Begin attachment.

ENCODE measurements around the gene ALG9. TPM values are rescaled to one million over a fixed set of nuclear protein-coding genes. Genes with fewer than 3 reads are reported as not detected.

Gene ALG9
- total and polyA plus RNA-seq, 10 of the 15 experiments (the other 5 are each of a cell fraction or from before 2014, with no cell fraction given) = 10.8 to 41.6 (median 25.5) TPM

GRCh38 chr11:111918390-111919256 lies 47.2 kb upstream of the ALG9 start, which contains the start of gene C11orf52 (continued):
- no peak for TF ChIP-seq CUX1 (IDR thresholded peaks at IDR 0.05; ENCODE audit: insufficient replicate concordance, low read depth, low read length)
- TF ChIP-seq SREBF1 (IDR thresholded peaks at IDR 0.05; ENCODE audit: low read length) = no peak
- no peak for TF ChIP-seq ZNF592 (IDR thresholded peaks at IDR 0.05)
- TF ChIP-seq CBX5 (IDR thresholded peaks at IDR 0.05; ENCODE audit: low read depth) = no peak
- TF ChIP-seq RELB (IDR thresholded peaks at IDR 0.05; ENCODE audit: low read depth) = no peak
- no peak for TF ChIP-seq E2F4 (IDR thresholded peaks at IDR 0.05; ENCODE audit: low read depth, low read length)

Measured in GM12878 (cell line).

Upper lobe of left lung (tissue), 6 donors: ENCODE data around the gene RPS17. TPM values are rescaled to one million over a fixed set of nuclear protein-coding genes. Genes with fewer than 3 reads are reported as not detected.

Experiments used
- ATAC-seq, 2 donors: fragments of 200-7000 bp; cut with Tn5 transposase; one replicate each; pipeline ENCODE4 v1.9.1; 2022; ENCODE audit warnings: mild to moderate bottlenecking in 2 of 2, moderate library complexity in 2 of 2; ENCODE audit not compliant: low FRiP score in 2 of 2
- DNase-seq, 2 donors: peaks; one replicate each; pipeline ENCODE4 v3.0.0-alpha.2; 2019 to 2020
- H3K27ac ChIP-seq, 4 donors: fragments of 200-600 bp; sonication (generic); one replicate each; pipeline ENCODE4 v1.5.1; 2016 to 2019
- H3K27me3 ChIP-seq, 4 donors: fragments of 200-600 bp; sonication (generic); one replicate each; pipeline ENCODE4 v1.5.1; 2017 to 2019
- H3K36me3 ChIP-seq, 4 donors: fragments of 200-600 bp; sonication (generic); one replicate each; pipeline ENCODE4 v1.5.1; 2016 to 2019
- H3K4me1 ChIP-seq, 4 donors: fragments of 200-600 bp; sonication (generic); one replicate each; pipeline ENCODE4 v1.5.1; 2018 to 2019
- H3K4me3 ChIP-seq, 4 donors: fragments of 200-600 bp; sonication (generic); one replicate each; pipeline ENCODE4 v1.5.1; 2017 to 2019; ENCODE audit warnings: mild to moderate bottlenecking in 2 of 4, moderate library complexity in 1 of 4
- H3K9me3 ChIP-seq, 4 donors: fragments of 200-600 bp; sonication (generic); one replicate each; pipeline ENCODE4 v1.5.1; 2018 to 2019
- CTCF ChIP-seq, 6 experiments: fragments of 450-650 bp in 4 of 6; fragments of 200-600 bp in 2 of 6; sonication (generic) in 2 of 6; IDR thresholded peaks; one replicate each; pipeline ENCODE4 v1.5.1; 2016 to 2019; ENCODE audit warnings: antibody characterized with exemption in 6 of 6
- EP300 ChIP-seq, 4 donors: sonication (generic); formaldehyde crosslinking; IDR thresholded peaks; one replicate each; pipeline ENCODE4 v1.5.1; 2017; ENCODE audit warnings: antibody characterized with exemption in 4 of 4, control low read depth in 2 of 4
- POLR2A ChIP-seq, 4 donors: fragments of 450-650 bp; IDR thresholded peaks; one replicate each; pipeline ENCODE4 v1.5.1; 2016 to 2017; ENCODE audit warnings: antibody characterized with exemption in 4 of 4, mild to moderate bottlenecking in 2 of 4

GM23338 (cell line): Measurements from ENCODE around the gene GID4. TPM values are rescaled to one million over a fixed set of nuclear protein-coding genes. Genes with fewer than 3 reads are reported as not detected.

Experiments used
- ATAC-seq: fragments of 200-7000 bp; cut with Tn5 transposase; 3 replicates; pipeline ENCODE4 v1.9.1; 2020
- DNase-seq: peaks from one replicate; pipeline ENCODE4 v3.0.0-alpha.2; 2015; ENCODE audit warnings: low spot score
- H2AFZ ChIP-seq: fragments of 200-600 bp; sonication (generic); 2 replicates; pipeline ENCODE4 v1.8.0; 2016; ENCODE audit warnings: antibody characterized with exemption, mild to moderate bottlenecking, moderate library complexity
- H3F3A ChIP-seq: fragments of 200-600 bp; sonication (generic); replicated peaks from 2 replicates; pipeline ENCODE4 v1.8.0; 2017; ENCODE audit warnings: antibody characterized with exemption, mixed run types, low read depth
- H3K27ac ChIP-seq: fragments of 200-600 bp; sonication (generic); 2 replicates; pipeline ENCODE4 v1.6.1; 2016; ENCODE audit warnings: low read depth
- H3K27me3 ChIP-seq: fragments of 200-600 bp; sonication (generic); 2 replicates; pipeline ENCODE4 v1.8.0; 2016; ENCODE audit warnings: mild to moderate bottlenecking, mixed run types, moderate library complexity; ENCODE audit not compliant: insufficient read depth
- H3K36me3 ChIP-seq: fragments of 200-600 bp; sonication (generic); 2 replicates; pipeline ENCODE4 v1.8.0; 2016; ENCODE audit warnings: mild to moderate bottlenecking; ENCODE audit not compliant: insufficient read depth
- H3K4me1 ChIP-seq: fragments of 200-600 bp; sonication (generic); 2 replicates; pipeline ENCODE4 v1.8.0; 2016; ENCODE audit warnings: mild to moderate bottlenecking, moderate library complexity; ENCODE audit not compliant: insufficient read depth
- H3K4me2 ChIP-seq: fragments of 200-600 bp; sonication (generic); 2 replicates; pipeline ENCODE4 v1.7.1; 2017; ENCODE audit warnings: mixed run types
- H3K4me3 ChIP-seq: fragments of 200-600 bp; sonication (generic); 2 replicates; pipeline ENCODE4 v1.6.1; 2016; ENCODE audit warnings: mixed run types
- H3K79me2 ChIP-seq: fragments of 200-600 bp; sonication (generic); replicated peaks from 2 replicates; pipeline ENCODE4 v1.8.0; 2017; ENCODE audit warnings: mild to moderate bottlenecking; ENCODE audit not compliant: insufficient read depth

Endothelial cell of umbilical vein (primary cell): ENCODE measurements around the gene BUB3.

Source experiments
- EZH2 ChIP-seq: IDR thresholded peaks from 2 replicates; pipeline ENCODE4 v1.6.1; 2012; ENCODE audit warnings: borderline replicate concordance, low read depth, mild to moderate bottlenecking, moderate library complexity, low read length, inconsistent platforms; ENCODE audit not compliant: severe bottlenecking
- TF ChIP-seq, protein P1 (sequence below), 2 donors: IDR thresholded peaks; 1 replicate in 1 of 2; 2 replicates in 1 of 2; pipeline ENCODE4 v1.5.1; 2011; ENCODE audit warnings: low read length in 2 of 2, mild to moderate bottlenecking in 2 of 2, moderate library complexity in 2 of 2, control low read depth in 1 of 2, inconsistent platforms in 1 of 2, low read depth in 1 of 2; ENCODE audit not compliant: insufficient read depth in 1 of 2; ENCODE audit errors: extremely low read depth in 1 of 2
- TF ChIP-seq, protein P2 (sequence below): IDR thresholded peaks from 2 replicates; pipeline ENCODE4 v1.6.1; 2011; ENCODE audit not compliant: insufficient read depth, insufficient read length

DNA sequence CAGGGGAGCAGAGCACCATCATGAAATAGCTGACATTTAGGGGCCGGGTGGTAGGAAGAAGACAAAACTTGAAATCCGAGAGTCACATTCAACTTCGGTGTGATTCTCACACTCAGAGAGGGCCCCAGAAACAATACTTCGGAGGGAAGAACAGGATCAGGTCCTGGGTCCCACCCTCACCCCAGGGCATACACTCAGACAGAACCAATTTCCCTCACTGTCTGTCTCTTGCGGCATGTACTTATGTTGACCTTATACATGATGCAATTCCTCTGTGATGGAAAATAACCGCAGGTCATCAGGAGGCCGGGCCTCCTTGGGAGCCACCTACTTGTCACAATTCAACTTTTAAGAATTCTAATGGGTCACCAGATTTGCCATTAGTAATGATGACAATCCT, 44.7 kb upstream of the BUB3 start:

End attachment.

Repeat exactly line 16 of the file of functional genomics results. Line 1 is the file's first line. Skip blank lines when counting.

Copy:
- H3K27ac ChIP-seq, 4 donors: fragments of 200-600 bp; sonication (generic); one replicate each; pipeline ENCODE4 v1.5.1; 2016 to 2019